It is obvious to feel concerned when one of your molars with filling gives away for no apparent reason. This usually follows with some of the filling falling off, but that's usually with no real pain or anything. Many people don't know what to do with a broken molar when most of it falls off without any impact, trauma and pain. Well, you can do a number of things to tackle this situation, especially when you have a broken tooth no pain but the remaining tooth has become sensitive to cold and heat.


Broken Tooth No Pain: What Should Be Done?

The first important thing to do after you have a broken or chipped molar in your mouth is to throw it out or else you may breathe it in or swallow it. You don't have to worry too much about swallowing a filling because it usually doesn't cause any problem, but things will be different if you breathe it in and it reaches into your lungs. This may lead to an infection. So, be sure to remove your chipped molar from your mouth immediately to avoid any complications.

The next thing to do is dial the number of your dentist and set an appointment. Your dentist will check your broken molar and evaluate the damage. They may also replace the filling, if it is possible. If you're just worried because a recently placed filling has come out, your dentist may refill it without an extra charge, especially if it came out without any impact or injury.

Between the time of having a broken tooth no pain and actually visiting a dentist, you need to practice special oral hygiene to keep the exposed area from being infected. An unfilled tooth will provide perfect place for bacteria to hide and they can easily feed on food that will get trapped into the opening. Be sure to brush thoroughly but gently to remove food debris. You can also rinse your mouth with a saline solution – you can simply add some salt to warm water to create your own saline solution. Be sure to rinse your mouth a few times after every meal.


You don't need to save the filling if it was an amalgam, composite, or glass ionomer filling, but you should save it if it was a ceramic inlay or gold filling because your dentist can find a way to cement it back into place.


Broken Tooth No Pain: What Else Can Be Done?

Your broken tooth no pain may still cause some issues when you eat or drink something hot and cold. This usually means you have exposed dentin tubules, which are basically facilitate communication between the pulp of your tooth and the dentin. They actually provide a direct pathway from the inside of your mouth that goes directly to the pulp in your tooth. The thing is that these nerves in the pulp can only send pain sensations to your brain, which is the reason why you experience sensitivity to hot and cold after breaking your tooth. You can, however, do a few things to alleviate the pain and sensitivity. For instance:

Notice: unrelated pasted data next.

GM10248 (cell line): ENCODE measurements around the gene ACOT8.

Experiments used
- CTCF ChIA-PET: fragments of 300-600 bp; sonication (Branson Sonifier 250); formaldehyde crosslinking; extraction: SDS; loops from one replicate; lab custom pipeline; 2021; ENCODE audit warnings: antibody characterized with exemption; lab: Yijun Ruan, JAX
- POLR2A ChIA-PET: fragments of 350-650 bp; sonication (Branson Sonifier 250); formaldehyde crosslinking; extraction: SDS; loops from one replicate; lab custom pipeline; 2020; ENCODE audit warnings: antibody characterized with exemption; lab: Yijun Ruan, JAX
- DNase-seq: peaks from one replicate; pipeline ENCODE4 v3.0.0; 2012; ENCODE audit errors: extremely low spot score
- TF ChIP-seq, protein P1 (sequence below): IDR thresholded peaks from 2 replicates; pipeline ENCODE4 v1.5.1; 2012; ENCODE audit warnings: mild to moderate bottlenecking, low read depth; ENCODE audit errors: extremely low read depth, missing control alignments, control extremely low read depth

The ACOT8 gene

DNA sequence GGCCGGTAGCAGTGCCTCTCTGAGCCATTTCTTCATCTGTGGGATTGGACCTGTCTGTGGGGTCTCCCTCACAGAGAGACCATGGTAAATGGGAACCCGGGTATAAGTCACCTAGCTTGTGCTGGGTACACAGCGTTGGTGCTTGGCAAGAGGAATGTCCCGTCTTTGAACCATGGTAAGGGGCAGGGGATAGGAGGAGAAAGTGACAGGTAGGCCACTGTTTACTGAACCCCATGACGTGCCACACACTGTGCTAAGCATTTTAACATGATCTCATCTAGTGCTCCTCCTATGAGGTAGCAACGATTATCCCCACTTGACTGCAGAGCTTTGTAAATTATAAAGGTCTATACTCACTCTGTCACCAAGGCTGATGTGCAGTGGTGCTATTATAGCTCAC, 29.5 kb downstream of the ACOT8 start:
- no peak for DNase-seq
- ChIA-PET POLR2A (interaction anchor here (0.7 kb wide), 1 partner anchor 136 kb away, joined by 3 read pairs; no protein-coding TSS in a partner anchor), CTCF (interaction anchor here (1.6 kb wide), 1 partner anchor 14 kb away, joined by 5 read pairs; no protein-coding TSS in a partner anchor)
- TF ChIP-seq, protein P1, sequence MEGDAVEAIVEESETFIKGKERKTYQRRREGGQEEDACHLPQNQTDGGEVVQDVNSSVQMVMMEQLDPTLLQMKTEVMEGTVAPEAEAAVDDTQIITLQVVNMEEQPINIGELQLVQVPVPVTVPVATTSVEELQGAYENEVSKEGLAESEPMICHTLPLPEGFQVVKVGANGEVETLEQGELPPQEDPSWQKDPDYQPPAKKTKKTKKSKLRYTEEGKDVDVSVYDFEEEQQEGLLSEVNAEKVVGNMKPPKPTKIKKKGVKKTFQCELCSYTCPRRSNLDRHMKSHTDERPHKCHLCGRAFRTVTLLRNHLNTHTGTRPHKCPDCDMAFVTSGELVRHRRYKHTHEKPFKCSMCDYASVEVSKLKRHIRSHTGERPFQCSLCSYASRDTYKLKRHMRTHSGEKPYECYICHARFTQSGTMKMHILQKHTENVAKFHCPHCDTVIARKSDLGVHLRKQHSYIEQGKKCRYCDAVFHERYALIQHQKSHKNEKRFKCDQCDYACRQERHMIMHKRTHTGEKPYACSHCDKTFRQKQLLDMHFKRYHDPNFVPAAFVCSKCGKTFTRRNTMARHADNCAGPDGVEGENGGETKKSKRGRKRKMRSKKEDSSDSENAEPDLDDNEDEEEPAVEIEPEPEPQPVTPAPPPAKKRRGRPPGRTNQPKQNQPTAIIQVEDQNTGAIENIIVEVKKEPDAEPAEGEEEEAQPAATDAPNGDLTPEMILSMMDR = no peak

• Take an NSAID: You can take acetaminophen or opt for ibuprofen to relieve pain. You can try other OTC pain relievers to help manage your condition better, especially until you go to your dentist for further evaluation who may give you a stronger, topical painkiller.

  • Try Paraffin Wax: Many people don't know it but it is possible to cover your sharp tooth edges with paraffin wax. It works quite well. In case you don't have it available, you can simply cover it with sugarless chewing gum. If you cannot get to your dentist immediately, you may also consider using temporary dental cement to protect your teeth.


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  • Avery GreyNov.24 21:44
    My son plays hockey and he took a stick to the mouth at practice today. Of course it was the one day that he wasn't wearing his mouth guard and the result was two broken teeth. He doesn't have any pain so I have been wondering how soon I need to take him to the dentist. I am glad that I came across this article, I will have to look into emergency dentistry and see if we can get them fixed as soon as possible. Thanks for the tips!
  • daelincraneJul.2 15:07
    I'm glad you shared this article because I am sure there are some people who don't know that it is even possible to break a tooth without any pain. When I was little, I broke a tooth during a meal (eating steak, strangely). There was a jolt and a crunch from the physical break, but I had to go to a mirror to discover that a third split off of one of my molars. Luckily it was not a permanent tooth, so the rest of it came out a while later. Daelin
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